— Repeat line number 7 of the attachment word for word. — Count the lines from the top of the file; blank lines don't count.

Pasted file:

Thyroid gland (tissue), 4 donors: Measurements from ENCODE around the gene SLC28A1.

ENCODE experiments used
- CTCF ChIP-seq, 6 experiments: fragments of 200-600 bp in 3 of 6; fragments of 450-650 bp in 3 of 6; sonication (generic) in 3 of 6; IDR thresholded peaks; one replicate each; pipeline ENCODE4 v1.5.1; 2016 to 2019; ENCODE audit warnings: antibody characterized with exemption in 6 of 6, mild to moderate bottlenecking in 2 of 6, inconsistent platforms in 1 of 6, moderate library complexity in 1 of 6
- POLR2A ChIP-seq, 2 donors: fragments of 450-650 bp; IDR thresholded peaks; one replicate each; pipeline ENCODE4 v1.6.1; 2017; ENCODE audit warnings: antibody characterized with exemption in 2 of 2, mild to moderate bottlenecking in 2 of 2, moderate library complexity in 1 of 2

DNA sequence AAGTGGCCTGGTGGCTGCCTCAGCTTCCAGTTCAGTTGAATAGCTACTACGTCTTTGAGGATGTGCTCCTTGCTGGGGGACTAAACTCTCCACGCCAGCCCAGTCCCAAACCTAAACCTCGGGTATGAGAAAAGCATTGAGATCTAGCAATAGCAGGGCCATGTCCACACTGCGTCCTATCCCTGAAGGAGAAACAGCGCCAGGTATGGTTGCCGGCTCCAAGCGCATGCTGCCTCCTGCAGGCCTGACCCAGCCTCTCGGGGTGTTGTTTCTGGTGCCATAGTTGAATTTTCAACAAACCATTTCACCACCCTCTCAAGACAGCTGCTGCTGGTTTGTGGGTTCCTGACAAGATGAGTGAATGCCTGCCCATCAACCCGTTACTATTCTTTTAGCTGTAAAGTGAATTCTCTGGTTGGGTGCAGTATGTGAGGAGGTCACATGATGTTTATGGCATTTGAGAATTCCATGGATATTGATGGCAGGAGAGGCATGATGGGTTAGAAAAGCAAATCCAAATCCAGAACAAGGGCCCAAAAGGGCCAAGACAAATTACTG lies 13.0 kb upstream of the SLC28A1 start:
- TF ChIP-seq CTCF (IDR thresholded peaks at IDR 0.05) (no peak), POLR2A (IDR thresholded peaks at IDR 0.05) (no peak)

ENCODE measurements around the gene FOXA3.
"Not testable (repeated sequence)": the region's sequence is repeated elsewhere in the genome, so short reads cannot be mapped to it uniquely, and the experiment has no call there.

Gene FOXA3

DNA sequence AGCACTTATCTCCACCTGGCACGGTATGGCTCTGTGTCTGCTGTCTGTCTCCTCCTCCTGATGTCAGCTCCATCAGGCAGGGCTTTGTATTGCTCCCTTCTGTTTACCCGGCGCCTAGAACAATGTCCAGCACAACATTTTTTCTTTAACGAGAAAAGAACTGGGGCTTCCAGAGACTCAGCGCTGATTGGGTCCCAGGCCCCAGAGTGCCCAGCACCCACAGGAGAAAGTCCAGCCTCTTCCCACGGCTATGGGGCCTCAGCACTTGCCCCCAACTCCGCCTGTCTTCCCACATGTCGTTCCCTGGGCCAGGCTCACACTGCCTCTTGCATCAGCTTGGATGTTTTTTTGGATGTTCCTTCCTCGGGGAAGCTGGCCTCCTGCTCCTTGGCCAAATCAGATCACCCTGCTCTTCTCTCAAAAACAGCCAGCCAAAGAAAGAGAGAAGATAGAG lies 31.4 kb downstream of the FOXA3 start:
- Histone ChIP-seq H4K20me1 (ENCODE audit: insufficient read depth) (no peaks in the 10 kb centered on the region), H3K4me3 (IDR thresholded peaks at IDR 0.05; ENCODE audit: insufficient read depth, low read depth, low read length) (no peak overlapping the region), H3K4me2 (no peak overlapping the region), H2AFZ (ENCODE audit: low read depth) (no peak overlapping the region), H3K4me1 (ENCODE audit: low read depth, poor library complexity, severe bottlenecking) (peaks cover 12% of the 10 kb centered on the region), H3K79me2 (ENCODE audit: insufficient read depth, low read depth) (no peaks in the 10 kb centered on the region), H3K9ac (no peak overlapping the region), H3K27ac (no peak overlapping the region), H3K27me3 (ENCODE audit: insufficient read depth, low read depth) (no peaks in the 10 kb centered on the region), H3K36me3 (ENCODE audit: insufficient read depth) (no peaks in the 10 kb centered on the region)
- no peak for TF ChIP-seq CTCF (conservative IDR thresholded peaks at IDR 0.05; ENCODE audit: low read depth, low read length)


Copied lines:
ENCODE measurements around the gene FOXA3.